Hans Holbein the Elder

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Hans Holbein the Elder
Holbein d AE.jpg
Born c. 1460
Augsburg, Free imperial city, Holy Roman Empire
Died 1524
Issenheim, Alsace, Holy Roman Empire
Movement Late Gothic

Hans Holbein (c. 1460–1524) was a German painter.[1]

Life[edit]

Hans Holbein the Elder (ca. 1465-1524) was born in free imperial city of Augsburg (Germany), and died in Isenheim, Alsace (now France). He belonged to a celebrated family of painters; his father was Michael Holbein; his brother was Sigismund Holbein (d. 1540). He had two sons: Ambrosius Holbein (b. ca. 1494, d. ca. 1519) and Hans Holbein the Younger, a famous painter (b. ca. 1497, d. 1543). They had their first painting lessons from their father.

The date of the Hans Holbein the Elder's birth is unknown. His name appears in the Augsburg tax books in 1494, superseding that of his father. As early as 1493, Holbein had a following, and he worked that year at the abbey at Weingarten, creating the wings of an altarpiece representing Joachim's Offering, the Nativity of the Virgin Mary's Presentation in the Temple, and the Presentation of Christ. Today they hang in separate panels in the cathedral of Augsburg.

Hans Holbein the Elder painted richly colored religious works. His later paintings show how he pioneered and led the transformation of German art from the (Late) International Gothic to the Renaissance style. In addition to the altar paintings that are his principal works, he was a woodcut artist, an illustrator of books, and a church window designer; he also made a number of portrait drawings that foreshadow the work of his famous son, Hans Holbein the Younger.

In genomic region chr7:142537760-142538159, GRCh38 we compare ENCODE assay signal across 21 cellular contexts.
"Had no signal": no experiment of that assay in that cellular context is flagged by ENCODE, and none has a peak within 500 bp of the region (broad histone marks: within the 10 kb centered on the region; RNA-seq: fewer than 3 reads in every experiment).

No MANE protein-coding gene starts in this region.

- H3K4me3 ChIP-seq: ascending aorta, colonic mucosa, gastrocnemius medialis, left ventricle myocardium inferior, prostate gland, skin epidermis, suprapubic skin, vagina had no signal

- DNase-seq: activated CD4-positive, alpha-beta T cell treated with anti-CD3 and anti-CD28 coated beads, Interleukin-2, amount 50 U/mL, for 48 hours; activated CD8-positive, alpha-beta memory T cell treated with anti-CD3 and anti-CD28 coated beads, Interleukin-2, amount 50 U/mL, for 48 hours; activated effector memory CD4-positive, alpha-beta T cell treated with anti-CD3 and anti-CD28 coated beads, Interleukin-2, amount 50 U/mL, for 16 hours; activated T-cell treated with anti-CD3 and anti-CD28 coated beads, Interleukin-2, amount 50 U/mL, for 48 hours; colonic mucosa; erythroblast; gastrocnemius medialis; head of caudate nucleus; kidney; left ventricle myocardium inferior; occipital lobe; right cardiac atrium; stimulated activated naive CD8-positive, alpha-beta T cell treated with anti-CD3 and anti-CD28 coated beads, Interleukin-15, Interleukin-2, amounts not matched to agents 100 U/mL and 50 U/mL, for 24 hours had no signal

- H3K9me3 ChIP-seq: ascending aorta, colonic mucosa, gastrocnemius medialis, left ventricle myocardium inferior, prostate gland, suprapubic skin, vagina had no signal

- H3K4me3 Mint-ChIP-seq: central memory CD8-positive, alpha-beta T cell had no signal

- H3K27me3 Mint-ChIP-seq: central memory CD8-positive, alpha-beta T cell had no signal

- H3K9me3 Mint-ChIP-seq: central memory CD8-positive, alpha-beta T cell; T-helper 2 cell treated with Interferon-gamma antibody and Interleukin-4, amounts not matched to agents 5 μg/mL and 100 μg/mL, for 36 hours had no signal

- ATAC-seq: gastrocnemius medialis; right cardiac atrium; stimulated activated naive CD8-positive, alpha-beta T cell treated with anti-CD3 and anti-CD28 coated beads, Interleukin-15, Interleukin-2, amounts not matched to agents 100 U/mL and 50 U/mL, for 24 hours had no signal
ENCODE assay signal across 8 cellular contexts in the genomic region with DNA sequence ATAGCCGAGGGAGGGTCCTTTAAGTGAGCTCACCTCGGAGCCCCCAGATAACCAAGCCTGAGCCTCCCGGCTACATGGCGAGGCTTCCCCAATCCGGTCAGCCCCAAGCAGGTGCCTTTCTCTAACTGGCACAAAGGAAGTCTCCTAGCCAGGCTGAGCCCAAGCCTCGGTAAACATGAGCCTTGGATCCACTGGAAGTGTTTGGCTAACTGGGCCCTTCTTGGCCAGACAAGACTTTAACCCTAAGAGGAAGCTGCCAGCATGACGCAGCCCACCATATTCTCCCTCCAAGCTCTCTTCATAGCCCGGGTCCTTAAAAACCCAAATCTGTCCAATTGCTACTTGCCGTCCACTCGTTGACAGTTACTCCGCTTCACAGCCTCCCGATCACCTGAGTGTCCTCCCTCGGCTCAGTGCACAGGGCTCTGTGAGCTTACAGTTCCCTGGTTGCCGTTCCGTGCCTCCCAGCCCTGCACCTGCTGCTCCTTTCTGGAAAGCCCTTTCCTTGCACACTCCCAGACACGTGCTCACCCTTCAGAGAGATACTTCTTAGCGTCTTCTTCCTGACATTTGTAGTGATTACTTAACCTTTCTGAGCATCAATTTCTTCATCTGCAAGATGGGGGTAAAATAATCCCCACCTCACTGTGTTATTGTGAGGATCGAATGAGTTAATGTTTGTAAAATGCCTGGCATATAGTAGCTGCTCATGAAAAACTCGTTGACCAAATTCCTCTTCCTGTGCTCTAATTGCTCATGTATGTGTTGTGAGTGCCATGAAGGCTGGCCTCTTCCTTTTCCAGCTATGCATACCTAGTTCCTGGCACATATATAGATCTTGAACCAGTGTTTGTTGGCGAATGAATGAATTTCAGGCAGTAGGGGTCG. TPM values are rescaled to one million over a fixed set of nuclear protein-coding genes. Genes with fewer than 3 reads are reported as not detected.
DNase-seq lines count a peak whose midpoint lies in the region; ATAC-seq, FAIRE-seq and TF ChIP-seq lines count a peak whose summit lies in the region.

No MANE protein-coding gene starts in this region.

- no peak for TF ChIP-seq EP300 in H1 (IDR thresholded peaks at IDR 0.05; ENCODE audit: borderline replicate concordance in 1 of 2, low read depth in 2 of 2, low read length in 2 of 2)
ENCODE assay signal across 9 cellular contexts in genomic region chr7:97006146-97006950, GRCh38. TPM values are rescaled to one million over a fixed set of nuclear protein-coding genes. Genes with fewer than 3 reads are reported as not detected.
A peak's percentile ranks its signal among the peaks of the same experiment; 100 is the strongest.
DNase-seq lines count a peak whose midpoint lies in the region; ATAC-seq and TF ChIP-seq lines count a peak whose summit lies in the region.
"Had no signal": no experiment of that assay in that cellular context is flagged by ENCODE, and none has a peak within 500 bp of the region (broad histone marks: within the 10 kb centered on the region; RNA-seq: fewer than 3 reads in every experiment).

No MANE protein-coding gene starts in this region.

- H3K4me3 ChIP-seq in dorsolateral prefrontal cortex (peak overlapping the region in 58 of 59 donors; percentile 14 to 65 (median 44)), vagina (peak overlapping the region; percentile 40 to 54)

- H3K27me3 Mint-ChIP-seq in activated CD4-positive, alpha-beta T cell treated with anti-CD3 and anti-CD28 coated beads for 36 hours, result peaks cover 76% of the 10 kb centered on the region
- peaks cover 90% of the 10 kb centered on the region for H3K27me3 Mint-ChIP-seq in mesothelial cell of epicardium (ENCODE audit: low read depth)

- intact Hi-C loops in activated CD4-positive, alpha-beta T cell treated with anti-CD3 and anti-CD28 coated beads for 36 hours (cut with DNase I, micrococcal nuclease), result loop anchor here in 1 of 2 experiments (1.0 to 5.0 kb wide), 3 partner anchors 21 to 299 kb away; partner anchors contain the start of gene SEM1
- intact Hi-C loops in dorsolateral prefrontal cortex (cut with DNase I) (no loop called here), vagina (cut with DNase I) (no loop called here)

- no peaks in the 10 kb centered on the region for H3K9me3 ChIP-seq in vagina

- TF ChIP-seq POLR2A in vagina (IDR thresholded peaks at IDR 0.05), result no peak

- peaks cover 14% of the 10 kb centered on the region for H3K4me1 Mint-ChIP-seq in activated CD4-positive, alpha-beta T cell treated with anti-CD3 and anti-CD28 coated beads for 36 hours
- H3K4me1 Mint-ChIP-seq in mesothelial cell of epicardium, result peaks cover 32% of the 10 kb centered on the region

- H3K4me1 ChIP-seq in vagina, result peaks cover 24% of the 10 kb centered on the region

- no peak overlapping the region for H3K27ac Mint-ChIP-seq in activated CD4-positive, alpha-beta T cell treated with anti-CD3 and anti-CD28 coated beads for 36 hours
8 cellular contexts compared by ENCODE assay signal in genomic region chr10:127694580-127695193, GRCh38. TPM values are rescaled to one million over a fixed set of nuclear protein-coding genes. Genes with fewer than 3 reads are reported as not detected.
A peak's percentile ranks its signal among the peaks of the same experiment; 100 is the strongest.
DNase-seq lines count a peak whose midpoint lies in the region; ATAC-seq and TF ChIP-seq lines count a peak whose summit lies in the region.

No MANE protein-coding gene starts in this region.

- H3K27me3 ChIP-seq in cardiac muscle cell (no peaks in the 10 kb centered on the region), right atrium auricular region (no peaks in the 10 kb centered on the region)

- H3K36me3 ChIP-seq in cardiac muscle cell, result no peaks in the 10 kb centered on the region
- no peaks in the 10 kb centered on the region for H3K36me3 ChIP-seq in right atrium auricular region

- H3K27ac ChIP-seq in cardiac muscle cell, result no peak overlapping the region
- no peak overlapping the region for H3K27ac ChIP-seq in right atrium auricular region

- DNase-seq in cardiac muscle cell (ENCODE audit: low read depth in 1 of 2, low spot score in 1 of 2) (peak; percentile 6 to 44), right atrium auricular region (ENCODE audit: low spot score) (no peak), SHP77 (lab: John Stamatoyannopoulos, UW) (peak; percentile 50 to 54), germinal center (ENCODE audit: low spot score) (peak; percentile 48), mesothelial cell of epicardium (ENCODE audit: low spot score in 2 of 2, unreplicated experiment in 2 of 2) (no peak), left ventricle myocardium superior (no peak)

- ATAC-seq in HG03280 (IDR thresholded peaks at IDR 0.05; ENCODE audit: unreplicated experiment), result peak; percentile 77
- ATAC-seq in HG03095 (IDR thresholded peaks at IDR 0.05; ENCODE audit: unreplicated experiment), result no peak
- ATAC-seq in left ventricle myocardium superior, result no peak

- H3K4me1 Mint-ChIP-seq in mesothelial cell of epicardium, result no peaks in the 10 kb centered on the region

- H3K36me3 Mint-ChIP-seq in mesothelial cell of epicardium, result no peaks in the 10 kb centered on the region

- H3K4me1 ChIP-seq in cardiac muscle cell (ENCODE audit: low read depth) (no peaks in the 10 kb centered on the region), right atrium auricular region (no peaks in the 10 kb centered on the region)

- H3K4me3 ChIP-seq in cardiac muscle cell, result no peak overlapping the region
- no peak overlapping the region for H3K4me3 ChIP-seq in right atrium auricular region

Hans Holbein the Elder first appears at Augsburg, partnered with his brother Sigismund (who died in 1540 at Bern, Switzerland). Augsburg, at the time of Maximilian I, Holy Roman Emperor, cultivated art with a Flemish style, and felt the influence of the schools of Bruges and Brussels, even though it was near Italy, with close commercial connections to Venice. Sigismund is a painter also, but Hans had the lead of the partnership, and signed all the works they produced.

After 1516 Hans was declared a tax defaulter in Augsburg, and he gladly accepted commissions abroad. At Issenheim in Alsace, where Matthias Grünewald was employed at the time, Holbein also found patrons, and was contracted to complete an altarpiece. His brother Sigismund and others sued him in Augsburg for unpaid debts. Pursued by Augsburg authorities, he fled Issenheim, abandoning his work and equipment, and went to Basel. He died two years later at an unknown location; and after 1524 his name no longer appeared on the register of the Augsburg guild.

See also[edit]

References[edit]

  1. ^ "Hans Holbein". Catholic Encyclopedia. Retrieved 2007-02-18. 

External links[edit]